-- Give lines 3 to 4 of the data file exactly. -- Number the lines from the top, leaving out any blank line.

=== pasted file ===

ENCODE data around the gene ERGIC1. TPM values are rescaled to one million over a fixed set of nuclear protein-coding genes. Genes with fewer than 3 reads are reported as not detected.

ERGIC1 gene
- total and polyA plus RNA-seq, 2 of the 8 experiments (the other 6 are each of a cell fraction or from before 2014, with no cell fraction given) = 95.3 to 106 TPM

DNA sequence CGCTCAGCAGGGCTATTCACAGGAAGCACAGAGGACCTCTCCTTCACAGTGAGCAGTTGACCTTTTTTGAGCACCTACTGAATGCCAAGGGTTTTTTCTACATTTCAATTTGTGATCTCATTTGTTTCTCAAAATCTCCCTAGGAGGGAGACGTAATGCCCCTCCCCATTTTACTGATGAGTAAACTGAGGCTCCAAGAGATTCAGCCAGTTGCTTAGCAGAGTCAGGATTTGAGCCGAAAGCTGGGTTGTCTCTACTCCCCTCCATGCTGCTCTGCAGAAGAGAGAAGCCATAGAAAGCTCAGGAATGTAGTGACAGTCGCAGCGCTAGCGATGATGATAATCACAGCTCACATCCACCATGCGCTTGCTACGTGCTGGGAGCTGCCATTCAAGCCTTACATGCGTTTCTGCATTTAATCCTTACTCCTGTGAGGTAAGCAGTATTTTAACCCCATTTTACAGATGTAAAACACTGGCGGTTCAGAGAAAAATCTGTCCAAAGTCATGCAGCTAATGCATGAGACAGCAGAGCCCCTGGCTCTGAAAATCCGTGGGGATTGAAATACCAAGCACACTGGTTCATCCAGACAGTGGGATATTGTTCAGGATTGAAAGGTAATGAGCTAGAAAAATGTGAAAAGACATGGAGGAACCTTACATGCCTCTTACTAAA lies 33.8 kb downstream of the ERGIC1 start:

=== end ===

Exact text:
- total and polyA plus RNA-seq, 2 of the 8 experiments (the other 6 are each of a cell fraction or from before 2014, with no cell fraction given) = 95.3 to 106 TPM

DNA sequence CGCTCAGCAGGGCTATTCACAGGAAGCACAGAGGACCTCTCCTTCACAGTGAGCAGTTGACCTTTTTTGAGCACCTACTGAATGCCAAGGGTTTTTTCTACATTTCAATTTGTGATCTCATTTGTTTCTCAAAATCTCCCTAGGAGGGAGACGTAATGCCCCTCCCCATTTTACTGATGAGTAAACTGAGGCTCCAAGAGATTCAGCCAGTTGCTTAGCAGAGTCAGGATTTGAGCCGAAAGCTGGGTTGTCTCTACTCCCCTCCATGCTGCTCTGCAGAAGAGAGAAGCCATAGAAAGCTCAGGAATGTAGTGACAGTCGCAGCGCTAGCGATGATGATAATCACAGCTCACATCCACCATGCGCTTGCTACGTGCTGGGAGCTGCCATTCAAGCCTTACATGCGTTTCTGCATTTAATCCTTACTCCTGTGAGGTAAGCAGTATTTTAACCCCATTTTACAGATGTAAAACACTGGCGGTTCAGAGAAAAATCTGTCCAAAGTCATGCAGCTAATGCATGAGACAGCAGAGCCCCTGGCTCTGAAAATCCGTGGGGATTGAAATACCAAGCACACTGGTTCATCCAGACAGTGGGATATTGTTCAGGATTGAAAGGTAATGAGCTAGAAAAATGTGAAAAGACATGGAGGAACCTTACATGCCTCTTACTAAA lies 33.8 kb downstream of the ERGIC1 start: